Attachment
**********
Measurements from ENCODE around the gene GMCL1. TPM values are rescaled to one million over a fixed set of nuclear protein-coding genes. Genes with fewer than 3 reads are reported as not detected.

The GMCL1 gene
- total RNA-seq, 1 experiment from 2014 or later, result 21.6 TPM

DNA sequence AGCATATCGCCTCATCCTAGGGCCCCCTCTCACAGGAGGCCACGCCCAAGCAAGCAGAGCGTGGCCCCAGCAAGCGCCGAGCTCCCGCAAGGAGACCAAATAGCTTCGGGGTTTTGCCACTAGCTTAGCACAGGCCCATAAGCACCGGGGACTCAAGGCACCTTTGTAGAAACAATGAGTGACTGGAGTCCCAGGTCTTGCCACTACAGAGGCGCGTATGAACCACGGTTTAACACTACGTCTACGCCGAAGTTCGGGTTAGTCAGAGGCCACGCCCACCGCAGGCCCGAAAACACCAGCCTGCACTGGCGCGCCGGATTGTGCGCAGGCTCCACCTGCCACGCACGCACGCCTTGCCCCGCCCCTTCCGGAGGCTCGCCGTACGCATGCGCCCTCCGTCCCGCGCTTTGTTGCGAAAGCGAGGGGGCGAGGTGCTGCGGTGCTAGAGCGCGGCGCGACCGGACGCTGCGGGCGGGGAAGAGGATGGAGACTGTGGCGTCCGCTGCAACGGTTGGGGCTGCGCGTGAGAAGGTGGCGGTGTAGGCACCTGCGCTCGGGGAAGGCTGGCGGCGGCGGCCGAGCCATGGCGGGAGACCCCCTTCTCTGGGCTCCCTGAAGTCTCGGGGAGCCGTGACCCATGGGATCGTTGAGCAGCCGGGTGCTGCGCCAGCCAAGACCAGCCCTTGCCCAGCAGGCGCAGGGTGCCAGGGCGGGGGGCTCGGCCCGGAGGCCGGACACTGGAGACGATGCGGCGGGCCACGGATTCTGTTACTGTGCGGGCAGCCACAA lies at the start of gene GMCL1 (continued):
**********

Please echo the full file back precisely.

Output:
Measurements from ENCODE around the gene GMCL1. TPM values are rescaled to one million over a fixed set of nuclear protein-coding genes. Genes with fewer than 3 reads are reported as not detected.

The GMCL1 gene
- total RNA-seq, 1 experiment from 2014 or later, result 21.6 TPM

DNA sequence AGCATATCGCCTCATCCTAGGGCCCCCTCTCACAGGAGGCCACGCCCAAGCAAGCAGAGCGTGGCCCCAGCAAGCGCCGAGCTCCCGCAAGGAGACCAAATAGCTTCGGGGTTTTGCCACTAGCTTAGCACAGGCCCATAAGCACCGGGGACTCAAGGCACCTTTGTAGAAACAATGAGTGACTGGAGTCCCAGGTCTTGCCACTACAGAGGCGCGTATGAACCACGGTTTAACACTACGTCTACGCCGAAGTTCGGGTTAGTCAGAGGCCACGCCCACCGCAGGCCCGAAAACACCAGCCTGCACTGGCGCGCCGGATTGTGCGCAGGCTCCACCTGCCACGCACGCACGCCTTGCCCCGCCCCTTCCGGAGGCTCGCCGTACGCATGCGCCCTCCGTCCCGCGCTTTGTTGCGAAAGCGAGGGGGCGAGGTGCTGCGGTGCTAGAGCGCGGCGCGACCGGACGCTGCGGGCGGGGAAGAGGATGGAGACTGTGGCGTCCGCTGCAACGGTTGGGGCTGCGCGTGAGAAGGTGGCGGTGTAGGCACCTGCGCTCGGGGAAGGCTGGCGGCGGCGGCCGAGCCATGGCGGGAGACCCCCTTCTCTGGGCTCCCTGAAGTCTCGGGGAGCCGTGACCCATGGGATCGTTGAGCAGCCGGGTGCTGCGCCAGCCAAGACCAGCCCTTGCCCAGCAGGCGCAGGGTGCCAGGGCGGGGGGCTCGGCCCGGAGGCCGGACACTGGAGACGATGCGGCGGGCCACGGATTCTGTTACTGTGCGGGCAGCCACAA lies at the start of gene GMCL1 (continued):